Re: 8x10 camera

From: Adam. Waterson ^lt;>
Date: 08/02/04-10:59:46 AM Z
Message-id: <>

This is what the guy originally wrote describing the camera and the
lens... Is 700 too much?

The 8x10 view camera is a Burke and James - not sure what the model
number or type is. It has a 30-inch bellows draw, a re-positionable
back (horizontal and vertical), and features full movements front and
back - shift, tilt, swing, rise, and fall. It has the removable
extension rail for the full 30-inch bellows draw. It also comes with a
5x7 reduction back. I'm also including nine 8x10 film holders and two
packs of 8x10 film - 23 sheets of Kodak Ektachrome 64T (tungsten), and
23 sheets of Ilford Delta 100.
The camera is complete and restored. I stripped all the old gray
factory finish paint, cleaned, sanded, and re-stained the wood a
beautiful red mahogany. The bellows is light tight. I used a vinyl
spray dye to change the shade of the bellows from the factory bright
red to a maroon to better complement the wood finish. I also replaced
the missing carrying handle with a new luggage-quality leather handle.
The lens is a Bausch and Lomb 8x10 Tessar Ic, 11-13/16-inch (300mm)
focal length, f4.5 to f45, in a Wollensak Betax Number 5 shutter
(speeds of T, B, 1/2, 1/5, 1/10, 1/25, and 1/50. Shutter works properly
at all speeds. Glass is very clean and clear for an optic this old. It
makes clear, sharp shots.

On Aug 2, 2004, at 12:23 PM, Tom Ferguson wrote:

> It looks like a wonderfully reconditioned B&J. I believe they were all
> ugly gray when first made, someone did a very nice looking job.
> I have one of these in 11x14. It is a good, not great, view/field
> camera. Compared to a Wisner or such (much much more $$) the B&J is
> heavy, doesn't fold into a fully protected box (only important for
> backpacker types), is less rigid (the back of mine moves slightly if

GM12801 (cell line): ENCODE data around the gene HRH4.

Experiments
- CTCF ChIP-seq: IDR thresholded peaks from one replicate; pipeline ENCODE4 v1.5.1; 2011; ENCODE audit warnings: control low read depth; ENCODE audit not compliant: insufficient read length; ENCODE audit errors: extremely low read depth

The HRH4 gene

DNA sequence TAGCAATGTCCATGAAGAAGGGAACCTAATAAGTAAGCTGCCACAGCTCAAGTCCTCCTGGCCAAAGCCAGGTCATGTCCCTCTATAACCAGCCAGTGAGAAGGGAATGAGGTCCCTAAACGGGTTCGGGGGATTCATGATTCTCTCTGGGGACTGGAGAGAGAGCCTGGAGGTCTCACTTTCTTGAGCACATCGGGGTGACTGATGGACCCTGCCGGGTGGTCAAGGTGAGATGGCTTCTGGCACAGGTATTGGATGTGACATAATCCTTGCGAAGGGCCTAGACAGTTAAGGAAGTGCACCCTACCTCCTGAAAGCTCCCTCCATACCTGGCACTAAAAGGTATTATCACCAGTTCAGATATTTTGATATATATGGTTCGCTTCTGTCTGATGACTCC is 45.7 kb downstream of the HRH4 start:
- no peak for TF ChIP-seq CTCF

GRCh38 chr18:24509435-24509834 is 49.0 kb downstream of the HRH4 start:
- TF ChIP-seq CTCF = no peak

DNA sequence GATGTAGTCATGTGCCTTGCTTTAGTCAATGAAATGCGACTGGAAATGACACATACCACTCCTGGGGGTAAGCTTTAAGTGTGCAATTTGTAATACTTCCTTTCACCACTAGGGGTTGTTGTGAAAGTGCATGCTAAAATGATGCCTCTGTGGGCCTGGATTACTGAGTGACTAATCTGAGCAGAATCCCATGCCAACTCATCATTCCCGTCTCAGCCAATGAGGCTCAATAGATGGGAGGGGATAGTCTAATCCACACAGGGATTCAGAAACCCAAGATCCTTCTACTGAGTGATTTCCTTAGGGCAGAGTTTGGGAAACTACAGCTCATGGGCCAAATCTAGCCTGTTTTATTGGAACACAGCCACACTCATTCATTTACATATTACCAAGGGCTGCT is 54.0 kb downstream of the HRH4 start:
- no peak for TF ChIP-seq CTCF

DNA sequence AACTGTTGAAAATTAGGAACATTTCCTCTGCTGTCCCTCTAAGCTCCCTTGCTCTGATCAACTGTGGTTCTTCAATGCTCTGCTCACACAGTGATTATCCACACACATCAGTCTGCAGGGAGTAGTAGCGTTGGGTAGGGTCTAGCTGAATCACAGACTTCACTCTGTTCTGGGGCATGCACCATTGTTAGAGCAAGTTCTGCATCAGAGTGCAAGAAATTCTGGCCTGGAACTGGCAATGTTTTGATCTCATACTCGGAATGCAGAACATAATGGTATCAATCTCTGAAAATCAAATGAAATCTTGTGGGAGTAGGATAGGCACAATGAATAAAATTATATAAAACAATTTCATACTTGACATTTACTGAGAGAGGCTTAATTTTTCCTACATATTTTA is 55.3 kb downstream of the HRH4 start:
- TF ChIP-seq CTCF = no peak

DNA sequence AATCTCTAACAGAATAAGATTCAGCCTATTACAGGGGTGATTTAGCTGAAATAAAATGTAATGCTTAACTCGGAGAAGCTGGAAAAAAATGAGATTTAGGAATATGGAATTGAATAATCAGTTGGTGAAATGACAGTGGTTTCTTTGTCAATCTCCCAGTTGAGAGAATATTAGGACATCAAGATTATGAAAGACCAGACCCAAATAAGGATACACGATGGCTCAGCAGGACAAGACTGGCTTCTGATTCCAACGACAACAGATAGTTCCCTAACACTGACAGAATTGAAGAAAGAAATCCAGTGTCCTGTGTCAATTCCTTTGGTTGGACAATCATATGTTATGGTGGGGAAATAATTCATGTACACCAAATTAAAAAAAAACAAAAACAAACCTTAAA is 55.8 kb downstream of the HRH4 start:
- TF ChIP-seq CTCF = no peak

> aimed downward and then loaded with the film holder weight). There are
> no center detents or even center markings for the movements.
> I don't want to sound too negative. I have happily used mine for
> perhaps 12 years. I like mine, just don't expect it to be a $3000
> Wisner! With a bit more care, you can take the exact same pic as the
> $3000 Wisner, but it will take extra care. I'll keep mine and spend
> the difference on film :-)
> As has already been said, check the bellows!
> Check Ebay. I think, even with 7 holders and a reducing back, you may
> be "slightly" overpaying. You will need a lens board and lens (4x5
> lenses generally won't work, not enough coverage).
> The 11x14 (and I "THINK" the 8x10) were sold with an extention bed
> that allowed long lens and macro shooting. Mine screws into the back
> of the bed and allows the bellows to be full extended. This seems to
> be missing from yours. You can probably find one on Ebay (but it won't
> match the nice finish on yours). If long lenses or macro is important,
> you truly will want that extender.
> On Monday, August 2, 2004, at 07:56 AM, Adam. Waterson wrote:
>> hey, I'm thinking about buying my first 8x10 camera... It is from a
>> private seller who is a friend of a friend. he sent me some images.
>> it is complete, with 7 film backs, a 5x7 reducing back, a lens....
>> (since we're not allowed to send attachments, i am referring u to my
>> website)
>> I offered him 700, what do u guys think?
>> Adam.
> --------------
> Tom Ferguson
Received on Mon Aug 2 10:59:59 2004

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